Netflix Fatigue: Too Many Streaming Services, Too Much Consumer Choice?
Hulu, Prime Video and Netflix up against newbies Apple and Disney
When New York Magazine reporter Josef Adalian asked Ted Sarandos, chief content officer at Netflix, about the company’s future plans, he might as well have said: “Define capitalism.”
Sarandos’ response: “More shows, more watching; more watching, more subs; more subs, more revenue; more revenue, more content.”
It sounds almost poetic, but as a prolific Netflix binge-watcher, I feel rather like a guinea pig on a wheel. Given the streaming service’s aggressive spending on original content – 700 new shows were added in 2018 alone – even casual observers are starting to notice that the firehose of content is approaching excess. And Sarandos’ equation isn’t airtight.
What’s going on in Netflix’s mind?
More time spent watching Netflix by current subscribers doesn’t pad the company’s bottom line – unlike ad-supported social networks like YouTube and Facebook that make more money the more time you spend browsing (leading to a phenomenon known as “attention hacking”). What’s more, Netflix doesn’t seem to have mastered the balance between revenue and content. Last year, the company spent $8 billion on content despite still running on borrowed money (Netflix is reportedly $4.8 billion in debt).
“If Netflix thrives on subscriptions and it’s the buzz around individual shows and movies [...] that drives signups, what’s the point of churning out more programming than you can effectively promote?” writes TIME TV critic, Judy Berman.
Critics like Berman have been exchanging bets on what might be going through Netflix’s mind. Overspend on programming now, command cult-like customer loyalty and jack up subscription prices later? Take “more is better” to the extreme and treat art and entertainment purely as a numbers game to outrank Hulu, Prime Video, and edge out new entrants like Disney and Apple TV?
Theory 1: Ditch them, not us
Most likely, Netflix’s strategy is more educated than throwing money at an imminent competitive threat. Most consumers are now juggling subscriptions to multiple streaming services, and it’s becoming burdensome to keep track of separate login credentials, monthly fees and trying to remember whether The Marvelous Mrs. Maisel runs on Prime Video, Hulu or Netflix.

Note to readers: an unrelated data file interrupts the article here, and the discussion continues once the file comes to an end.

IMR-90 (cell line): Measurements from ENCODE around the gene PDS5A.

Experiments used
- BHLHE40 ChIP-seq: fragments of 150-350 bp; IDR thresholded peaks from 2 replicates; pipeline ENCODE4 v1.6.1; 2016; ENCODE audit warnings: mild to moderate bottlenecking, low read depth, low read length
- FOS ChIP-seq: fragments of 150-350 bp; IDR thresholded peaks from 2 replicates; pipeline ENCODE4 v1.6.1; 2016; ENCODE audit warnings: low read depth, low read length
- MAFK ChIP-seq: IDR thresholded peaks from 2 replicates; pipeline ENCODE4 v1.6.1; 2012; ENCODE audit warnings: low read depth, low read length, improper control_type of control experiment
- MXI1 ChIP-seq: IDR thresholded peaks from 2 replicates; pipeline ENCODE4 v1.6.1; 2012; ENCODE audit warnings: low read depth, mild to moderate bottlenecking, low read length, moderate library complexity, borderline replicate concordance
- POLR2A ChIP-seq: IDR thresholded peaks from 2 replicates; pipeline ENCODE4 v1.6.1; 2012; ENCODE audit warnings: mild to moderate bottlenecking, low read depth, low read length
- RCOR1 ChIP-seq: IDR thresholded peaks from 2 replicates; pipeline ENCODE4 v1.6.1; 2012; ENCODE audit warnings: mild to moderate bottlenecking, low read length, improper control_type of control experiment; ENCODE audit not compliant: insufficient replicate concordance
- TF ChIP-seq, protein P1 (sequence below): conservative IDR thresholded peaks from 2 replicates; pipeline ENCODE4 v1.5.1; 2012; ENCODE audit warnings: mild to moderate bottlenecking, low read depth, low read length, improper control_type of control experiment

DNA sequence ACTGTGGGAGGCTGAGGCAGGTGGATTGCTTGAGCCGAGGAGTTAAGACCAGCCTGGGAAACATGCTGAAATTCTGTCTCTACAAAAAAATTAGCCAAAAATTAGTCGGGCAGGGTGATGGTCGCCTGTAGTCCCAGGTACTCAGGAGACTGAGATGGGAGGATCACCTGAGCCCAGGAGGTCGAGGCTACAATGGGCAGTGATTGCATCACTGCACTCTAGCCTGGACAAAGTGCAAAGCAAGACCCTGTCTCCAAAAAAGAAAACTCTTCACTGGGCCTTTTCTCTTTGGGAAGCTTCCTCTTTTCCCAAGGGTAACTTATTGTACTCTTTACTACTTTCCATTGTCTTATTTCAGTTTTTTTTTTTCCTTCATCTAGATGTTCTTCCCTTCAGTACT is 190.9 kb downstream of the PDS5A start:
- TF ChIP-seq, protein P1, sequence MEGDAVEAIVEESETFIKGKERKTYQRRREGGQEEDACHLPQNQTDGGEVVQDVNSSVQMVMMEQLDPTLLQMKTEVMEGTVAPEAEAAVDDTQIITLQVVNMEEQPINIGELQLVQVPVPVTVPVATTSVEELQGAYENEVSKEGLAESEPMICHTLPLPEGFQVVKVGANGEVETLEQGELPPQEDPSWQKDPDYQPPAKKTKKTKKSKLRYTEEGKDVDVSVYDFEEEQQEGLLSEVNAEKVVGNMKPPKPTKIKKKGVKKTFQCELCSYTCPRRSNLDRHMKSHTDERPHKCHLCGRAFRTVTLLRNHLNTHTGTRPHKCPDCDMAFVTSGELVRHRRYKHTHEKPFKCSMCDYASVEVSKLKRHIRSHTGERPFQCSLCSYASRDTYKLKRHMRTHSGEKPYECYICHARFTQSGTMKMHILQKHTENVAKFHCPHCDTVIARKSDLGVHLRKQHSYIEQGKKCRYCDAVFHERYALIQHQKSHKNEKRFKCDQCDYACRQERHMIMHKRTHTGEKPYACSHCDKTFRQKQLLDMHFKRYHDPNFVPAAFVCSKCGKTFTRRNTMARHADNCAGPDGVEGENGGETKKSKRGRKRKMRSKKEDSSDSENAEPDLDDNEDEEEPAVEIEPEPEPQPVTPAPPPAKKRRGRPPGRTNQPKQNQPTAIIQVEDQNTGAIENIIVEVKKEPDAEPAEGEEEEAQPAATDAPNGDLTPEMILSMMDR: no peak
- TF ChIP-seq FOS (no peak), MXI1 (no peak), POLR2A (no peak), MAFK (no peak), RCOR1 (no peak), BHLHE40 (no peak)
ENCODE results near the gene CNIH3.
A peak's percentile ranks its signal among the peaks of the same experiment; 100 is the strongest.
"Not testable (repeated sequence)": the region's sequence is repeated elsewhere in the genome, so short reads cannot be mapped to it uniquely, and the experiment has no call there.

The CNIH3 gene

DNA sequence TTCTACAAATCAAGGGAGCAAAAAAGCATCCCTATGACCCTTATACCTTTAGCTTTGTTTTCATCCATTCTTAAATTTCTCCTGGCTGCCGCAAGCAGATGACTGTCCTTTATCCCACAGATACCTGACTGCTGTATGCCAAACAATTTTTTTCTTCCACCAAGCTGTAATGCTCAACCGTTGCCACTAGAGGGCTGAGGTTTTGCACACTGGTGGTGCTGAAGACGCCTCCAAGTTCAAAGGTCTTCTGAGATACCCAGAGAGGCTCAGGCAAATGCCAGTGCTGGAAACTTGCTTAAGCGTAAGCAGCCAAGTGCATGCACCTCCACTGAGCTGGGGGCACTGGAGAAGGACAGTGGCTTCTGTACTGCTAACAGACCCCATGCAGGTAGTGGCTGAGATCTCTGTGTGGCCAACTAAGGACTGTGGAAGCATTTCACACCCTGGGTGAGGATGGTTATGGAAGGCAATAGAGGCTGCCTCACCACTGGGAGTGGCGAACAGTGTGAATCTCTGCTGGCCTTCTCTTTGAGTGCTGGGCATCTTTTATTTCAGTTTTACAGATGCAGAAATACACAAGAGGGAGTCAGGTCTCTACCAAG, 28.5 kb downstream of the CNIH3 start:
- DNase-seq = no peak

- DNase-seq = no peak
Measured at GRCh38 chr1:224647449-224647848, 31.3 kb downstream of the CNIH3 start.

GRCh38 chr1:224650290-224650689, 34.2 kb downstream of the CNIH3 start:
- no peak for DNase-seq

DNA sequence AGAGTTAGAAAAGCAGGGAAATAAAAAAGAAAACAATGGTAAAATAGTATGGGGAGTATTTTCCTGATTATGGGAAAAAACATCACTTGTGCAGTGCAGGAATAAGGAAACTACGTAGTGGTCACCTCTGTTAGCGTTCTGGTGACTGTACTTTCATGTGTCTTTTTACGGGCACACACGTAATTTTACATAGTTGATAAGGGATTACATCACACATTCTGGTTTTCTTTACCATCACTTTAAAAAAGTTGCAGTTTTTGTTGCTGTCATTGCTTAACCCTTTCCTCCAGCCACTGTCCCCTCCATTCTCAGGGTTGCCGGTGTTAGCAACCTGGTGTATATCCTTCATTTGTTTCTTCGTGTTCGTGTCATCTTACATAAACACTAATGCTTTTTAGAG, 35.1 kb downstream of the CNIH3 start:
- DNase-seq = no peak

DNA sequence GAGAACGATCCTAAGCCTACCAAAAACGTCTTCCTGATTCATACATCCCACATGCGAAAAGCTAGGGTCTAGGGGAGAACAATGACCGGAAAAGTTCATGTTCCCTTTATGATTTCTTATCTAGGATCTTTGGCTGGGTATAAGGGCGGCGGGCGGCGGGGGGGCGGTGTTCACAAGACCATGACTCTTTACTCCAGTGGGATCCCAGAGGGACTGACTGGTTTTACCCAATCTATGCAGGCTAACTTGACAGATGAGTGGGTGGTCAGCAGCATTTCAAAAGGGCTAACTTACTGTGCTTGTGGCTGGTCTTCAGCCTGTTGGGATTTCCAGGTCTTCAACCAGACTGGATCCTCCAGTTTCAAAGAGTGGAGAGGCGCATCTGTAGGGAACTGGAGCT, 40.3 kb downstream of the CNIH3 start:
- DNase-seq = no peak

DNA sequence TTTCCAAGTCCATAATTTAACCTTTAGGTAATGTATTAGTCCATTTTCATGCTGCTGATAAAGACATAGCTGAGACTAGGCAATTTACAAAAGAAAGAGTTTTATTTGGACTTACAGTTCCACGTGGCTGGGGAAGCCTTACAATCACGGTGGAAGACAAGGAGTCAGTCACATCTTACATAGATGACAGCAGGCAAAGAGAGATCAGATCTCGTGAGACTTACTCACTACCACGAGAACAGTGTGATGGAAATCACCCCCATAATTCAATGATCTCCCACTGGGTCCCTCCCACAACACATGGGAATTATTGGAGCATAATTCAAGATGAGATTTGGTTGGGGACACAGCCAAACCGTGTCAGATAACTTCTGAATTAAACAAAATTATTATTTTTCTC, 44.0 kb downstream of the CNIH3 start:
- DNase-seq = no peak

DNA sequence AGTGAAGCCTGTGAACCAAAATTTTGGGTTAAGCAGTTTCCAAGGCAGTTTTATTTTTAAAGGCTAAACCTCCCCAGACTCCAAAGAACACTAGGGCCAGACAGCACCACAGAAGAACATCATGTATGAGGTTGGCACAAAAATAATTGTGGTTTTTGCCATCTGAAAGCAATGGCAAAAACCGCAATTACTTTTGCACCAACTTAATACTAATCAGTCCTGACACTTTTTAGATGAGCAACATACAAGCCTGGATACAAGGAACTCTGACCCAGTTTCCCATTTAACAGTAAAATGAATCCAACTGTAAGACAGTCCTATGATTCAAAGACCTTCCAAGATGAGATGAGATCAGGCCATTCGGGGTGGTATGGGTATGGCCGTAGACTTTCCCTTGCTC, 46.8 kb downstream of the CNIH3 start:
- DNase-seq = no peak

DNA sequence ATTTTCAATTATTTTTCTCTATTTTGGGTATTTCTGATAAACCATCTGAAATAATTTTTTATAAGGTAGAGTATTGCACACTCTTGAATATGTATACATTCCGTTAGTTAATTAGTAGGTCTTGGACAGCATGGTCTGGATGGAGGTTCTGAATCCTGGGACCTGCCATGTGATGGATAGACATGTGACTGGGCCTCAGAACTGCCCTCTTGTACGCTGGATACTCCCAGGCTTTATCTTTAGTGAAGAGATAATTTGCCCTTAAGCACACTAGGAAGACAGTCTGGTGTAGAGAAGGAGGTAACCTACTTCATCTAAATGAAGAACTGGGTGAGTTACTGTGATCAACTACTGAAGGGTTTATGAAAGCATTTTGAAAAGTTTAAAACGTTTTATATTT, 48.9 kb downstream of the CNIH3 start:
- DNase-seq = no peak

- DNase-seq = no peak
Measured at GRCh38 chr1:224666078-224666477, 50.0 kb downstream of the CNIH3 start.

Netflix likely anticipated the onset of “subscription fatigue” and proceeded to bulk up as a one-stop content hub for unscripted shows, movies and TV, so that by the time streaming exhaustion hits, you’ll do the "right" thing and ax your other subscriptions and keep Netflix, because you’re convinced you can never run out of things to watch.
Theory 2: Worldwide domination
OR it might in fact be a manic scramble to be all things to all people following an aggressive international expansion into the Asian market – and Disney pulling its programming after announcing a streaming service of its own, Disney Plus. At the UBS 46th Annual Global Media and Communications Conference, Sarandos said the initial push into Asia wasn’t localized by any means.
“We had enough high-profile shows with enough desire to see them that we could actually launch the service in these multiple territories on the strength of just the original programming and a handful of globally licensed shows.”
Once Netflix penetrated that market, it began iterating with “original programming and local licensing” to appeal to local tastes. Our TV-watching preferences are shaped by personal, cultural and social forces, so it makes sense that each new market Netflix enters is “radically different from one another,” as Sarandos put it, hence the craze to diversify programming to the nth degree.
By taking on a global market, Netflix is shouldering a challenge no other streaming service has encountered. Hulu is exclusively available in the USA and Japan. Prime Video streams in over 200 countries, but it’s safe to say that TV shows aren’t Amazon’s bread-and-butter.
What about the user experience?
On the user experience side, how much content is too much? Choice is considered the ultimate luxury, but excessive choice is a scientifically proven stressor, according to the “paradox of choice.”
A 2016 study by Reelgood and Learndipity Data Insights showed that the average Netflix subscriber spends 18 minutes deciding what to watch, twice as long as the traditional TV channel surfer. That’s a lot of deliberation – nearly equivalent to one episode of Parks and Recreation.
One could argue that if Netflix’s recommendation engine is all it’s cracked up to be, users can just skim the top layer of the 14,835 titles available on Netflix, the same tip-of-the-iceberg way many of us live our lives, and disregard the opportunity cost of tens of thousands of alternatives forgone.